Hi everyone. So let's continue on our tour of Nha Trang Bay!
I took this shot from the upper level of the aquarium. The clowntrigger looks pretty cool!
Another shot from the upper level. I saw what appeared to be a school of fish in the enclosure to the right of the boat.
I walked down checked out the action. A school of giant batfish!
Another view of the aquarium as we were heading out.
While our crazy tour guide was babbling on, I decided to check out what was happening in the back of the boat.
The crew were preparing lunch.
There was a group of guys sitting on the floor splitting open sea urchins!
I didn't know you can eat these long spiny things!
Actually they were taking out the eggs, just like those expensive silly things at Japanese restaurants!
I've had fresh sea urchin eggs from freshly cracked open ones back in the Tonga days. The divers loved these and would bring on board huge specimens (short spined ones). We would scrape off the eggs from the inner sides of the urchin with boiled casava roots! My divers loved it but it was hard to swallow for me. Perhaps if I had some of that hot green stuff or soy sauce, it would have tasted better. But these bits of eggs from the long spined guys here would be made into "urchin egg congee"!
A basket of sea food for the stir fry!
Here is Anne and her brother Kye. Kye is the youngest of the siblings. Check out the shirt he is wearing, one of my old Bali ones that got too small for me.
Our next stop would be a reef area where a glass bottom boat was waiting for us. As we were closing in on the reef, I noticed a familiar structure on the water.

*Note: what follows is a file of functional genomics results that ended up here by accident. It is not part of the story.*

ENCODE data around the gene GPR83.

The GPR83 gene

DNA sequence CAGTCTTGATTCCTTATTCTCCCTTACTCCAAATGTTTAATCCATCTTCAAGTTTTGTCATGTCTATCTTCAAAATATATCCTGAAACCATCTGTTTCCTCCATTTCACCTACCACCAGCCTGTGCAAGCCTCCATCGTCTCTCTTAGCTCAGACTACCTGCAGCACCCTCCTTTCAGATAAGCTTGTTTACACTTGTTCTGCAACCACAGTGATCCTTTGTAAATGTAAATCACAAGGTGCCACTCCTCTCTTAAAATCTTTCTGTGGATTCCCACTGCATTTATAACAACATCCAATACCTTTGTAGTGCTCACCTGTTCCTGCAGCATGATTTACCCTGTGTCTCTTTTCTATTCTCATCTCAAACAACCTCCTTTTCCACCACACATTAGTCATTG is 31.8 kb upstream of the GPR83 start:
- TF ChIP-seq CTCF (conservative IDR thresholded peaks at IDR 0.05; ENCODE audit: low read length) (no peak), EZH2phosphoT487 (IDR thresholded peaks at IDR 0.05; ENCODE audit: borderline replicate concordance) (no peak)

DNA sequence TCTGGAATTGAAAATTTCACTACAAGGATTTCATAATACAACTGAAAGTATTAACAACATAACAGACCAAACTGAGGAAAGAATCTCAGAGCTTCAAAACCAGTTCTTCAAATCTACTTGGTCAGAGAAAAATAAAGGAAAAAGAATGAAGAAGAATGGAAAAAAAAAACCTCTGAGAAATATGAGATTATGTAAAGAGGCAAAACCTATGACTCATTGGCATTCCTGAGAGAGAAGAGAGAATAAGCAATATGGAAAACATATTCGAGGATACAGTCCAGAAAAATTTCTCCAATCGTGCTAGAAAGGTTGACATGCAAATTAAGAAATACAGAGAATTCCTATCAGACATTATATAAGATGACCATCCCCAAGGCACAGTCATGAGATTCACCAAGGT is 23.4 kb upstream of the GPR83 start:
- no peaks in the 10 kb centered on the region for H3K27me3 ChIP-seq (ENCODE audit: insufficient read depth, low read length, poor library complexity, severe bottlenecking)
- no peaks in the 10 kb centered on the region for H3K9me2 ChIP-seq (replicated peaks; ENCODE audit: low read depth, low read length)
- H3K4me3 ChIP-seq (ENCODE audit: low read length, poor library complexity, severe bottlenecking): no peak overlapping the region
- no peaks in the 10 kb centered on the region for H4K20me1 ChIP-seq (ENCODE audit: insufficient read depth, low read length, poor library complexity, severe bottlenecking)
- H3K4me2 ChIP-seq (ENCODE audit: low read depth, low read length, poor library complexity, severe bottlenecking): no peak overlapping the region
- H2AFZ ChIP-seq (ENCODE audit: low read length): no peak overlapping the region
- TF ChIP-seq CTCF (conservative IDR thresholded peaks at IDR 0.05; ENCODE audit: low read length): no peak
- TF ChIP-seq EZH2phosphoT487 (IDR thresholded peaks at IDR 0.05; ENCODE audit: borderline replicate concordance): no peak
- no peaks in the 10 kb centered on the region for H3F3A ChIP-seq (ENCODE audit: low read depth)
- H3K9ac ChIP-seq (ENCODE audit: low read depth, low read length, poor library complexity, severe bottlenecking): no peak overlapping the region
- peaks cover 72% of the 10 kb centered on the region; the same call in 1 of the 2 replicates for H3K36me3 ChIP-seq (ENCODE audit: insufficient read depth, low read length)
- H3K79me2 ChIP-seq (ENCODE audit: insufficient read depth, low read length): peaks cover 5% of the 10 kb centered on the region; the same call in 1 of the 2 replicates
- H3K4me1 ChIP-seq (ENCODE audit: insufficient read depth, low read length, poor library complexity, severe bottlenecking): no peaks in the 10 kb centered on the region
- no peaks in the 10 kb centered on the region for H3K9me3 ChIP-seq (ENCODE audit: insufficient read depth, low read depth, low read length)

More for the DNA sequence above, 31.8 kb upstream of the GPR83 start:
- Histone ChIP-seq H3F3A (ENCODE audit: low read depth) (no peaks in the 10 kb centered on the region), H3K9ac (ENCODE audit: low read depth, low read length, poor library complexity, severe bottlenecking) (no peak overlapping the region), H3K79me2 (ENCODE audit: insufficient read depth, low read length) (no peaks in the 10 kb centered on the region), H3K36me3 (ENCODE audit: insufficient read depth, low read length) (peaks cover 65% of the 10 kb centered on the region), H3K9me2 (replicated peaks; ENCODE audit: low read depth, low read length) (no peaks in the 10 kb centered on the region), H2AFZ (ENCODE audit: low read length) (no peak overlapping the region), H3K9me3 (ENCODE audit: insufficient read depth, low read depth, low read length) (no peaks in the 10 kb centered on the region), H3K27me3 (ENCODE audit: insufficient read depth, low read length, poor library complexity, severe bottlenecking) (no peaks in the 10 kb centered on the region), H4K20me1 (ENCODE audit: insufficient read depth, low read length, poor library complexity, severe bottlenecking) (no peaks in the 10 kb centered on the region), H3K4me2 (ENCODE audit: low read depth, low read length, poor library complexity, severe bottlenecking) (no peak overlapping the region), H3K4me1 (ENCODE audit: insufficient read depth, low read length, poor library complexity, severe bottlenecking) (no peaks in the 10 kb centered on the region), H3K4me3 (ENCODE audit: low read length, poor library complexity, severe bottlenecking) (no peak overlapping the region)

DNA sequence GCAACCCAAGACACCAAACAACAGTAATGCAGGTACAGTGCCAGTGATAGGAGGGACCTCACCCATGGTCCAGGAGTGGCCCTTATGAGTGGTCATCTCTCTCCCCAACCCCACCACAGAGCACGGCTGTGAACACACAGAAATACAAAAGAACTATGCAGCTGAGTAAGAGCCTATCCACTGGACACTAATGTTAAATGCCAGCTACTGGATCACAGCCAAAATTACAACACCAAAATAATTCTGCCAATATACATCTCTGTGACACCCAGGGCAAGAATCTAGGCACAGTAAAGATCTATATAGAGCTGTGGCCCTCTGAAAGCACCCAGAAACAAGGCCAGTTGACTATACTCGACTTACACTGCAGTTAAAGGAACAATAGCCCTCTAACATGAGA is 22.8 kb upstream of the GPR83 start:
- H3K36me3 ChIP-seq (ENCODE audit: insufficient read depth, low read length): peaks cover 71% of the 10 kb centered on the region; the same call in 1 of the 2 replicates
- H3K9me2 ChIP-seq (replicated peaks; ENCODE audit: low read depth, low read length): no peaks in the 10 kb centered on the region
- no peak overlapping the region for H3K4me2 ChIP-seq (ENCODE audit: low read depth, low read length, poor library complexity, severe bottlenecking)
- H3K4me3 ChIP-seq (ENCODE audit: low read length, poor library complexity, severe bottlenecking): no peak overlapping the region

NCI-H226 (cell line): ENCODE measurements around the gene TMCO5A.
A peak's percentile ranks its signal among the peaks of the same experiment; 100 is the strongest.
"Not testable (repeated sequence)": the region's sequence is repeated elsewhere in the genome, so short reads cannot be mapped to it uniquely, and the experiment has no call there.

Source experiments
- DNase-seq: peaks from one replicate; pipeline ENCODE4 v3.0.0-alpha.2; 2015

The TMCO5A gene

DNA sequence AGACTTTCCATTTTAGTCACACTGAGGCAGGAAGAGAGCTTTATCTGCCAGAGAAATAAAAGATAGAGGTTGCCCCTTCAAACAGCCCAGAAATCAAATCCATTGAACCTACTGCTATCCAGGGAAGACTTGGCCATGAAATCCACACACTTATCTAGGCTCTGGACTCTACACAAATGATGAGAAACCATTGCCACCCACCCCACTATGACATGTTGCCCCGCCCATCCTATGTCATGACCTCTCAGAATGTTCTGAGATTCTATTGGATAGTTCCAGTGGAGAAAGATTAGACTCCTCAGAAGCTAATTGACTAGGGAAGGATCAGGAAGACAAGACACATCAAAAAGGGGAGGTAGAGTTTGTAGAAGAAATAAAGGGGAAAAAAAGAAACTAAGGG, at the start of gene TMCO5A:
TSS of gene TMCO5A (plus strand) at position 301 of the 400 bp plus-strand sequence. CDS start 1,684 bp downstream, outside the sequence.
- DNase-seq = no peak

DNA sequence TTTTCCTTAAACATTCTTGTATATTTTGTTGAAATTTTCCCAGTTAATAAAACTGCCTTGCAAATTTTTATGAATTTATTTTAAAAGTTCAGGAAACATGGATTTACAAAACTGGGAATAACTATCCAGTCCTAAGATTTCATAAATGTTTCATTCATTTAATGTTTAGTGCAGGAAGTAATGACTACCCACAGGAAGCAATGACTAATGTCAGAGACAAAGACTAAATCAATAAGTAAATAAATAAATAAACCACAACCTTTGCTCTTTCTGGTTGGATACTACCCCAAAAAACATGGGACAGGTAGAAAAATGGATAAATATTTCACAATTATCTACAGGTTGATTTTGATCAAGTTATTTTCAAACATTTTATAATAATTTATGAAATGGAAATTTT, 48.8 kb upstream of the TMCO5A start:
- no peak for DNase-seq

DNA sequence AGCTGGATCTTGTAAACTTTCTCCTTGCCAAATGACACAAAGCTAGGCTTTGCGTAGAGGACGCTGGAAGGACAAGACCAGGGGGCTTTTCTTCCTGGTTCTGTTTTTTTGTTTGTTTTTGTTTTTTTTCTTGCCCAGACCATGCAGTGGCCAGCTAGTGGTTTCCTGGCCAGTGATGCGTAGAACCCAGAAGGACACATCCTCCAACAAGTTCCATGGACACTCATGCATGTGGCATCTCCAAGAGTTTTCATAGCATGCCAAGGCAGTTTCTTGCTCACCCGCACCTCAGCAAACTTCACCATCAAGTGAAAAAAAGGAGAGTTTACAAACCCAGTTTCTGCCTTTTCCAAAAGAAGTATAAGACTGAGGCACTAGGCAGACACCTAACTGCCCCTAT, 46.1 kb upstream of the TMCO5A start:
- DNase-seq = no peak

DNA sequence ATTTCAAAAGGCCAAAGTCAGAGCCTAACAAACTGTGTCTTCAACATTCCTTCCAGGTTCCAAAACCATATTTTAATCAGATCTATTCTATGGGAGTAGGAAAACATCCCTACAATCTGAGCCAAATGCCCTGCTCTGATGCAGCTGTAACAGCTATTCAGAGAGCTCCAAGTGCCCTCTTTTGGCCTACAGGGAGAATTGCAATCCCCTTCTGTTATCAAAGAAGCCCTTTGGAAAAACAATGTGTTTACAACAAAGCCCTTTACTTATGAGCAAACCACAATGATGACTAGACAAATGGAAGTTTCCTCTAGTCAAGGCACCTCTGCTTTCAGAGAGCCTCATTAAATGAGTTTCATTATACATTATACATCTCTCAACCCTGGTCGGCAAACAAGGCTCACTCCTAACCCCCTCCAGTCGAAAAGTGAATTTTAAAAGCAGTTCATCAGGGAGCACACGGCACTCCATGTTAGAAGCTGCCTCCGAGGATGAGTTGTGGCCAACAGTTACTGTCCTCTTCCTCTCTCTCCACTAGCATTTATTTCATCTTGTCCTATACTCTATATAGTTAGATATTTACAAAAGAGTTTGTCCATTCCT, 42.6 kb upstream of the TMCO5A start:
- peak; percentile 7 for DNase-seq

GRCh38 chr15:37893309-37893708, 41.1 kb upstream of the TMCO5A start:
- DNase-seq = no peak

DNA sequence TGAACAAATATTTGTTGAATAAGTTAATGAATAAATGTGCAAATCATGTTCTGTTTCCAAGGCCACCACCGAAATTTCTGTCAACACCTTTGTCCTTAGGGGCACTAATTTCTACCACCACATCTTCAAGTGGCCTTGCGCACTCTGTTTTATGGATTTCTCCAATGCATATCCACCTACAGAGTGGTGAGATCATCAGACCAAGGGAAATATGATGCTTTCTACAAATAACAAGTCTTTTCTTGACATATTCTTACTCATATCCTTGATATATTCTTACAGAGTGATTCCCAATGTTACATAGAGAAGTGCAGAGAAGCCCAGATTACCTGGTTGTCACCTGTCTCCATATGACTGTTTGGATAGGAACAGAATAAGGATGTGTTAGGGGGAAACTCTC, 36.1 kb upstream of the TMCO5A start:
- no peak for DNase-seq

Wow, looks just like the floating platforms in Northern Bali! Remember those days when I used to walk on the small wooden walkways picking out aquacultures without trying not to fall in the water?
For sure any one of these floating platforms can easily be converted to an aquaculture station. The water conditions looked similar to Northern Bali too. But these floating platforms here were used to hold live fish and other seafood creatures!
So we anchored in a deep none reef area. While some of the tourists went swimming, we went on this glass bottom boat to check out the reefs! This wasn't part of the tour and it cost an extra $3 per person.
So here is what it looks like. The idea is great but someone needs to keep the viewing glass clean! It looked like a reef tank that wasn't cleaned in a week!
Some German friends were nice enough to take our group picture.
As we were heading out, this little "house boat" cruised by. Reminded me of my Tonga days. The local boats were similar to this design. I used to lay down on top of the house when I got sea sick!
We chugged along the shore and got into some shallow water. Unfortunately, I was very disappointed that this part of the reef was not good looking at all. I've been in this bay before and saw some really nice corals and reef structure but not in this spot. I couldn't really see under the glass bottom so I took some pictures from the side.
A huge patch of soft corals. These were growing literally within yards from the shore.
An acropora and some fungias.
Some porites, acroporas, and look to be echinoporas or turbinarias in the center.
You can see where the shore drops off in this picture.
Assorted soft corals.
As were heading back to our main boat, this guy came cruising along. For about a dollar, you can hop on this glass bottom boat instead!
Ok guys that is it for today. I have returned to Jakarta from coral hunting and have some exciting pictures to share after my "Vietnam Adventures" series.
Vietnam travel part is clear in these photos is an important part of that country!
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